On Wednesday, Shell has revealed plans to cut off 9,000 jobs. because the volumes of both Liquefied Natural Gas and crude production were down in the third quarter.
The oil major disclosed this in an update to the market, which also detailed plans to cut up to 9,000 jobs by the end of 2022 as it adjusts to the COVID-19 price collapse, according to S&P Global Platts.
Upstream production of oil and associated streams was significantly down in the quarter, in a range of 2.2 million to 2.3 million barrels of oil equivalent per day, from 2.6 million boe/d in Q3 2019.
LNG output was down in a range of 7.9 million to 8.3 million metric tonnes for the quarter, compared with nine million mt a year earlier.
In the update ahead of a full results statement on Oct. 29, Shell said its oil sales in July and August had reflected a 15-20 per cent discount to Brent pricing, similar to the second quarter, and its LNG business in the quarter had suffered a ‘significant impact’ from a lag effect in the oil-linked pricing of LNG.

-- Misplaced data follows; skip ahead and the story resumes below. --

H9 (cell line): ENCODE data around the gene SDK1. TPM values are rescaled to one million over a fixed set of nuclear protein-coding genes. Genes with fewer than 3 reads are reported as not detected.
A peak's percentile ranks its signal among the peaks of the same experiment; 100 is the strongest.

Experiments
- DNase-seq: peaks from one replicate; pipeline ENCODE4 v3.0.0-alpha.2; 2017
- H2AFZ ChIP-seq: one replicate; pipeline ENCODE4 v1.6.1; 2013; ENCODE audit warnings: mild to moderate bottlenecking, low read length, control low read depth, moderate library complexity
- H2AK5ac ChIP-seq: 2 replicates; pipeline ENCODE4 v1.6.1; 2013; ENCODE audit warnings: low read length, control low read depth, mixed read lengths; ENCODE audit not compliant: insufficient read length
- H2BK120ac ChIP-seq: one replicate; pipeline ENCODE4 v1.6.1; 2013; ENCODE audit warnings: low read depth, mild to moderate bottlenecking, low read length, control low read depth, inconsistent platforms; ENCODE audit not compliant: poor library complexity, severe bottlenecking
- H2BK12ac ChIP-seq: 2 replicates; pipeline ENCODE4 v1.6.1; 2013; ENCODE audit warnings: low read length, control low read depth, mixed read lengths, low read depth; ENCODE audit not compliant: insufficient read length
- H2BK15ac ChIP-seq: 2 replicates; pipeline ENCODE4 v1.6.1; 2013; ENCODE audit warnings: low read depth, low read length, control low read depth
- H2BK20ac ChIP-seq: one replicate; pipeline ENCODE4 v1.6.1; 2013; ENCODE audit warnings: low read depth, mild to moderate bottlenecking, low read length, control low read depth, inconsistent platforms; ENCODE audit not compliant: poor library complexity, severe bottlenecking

It also highlighted refining weakness, with a utilisation level of just 64-68 per cent and margins “significantly lower” than in the second quarter 2020, and said it intended to reduce its refining footprint globally to less than 10 sites.
On its restructuring plans, Shell said, “Reduced organisational complexity, along with other measures, are expected to deliver sustainable annual cost savings of between $2.0bn to $2.5bn by 2022.
“This will partially contribute to the announced underlying operating cost reduction of $3bn to $4bn by the first quarter 2021.”
Worldwide job reductions of 7,000 to 9,000 are expected by the end of 2022, including 1,500 people who have agreed to take voluntary redundancy this year, Shell said.
It also said production levels in both the upstream business and the LNG business had been lower than in the second quarter, partly reflecting seasonal maintenance, but also the impact of hurricanes in the US Gulf of Mexico.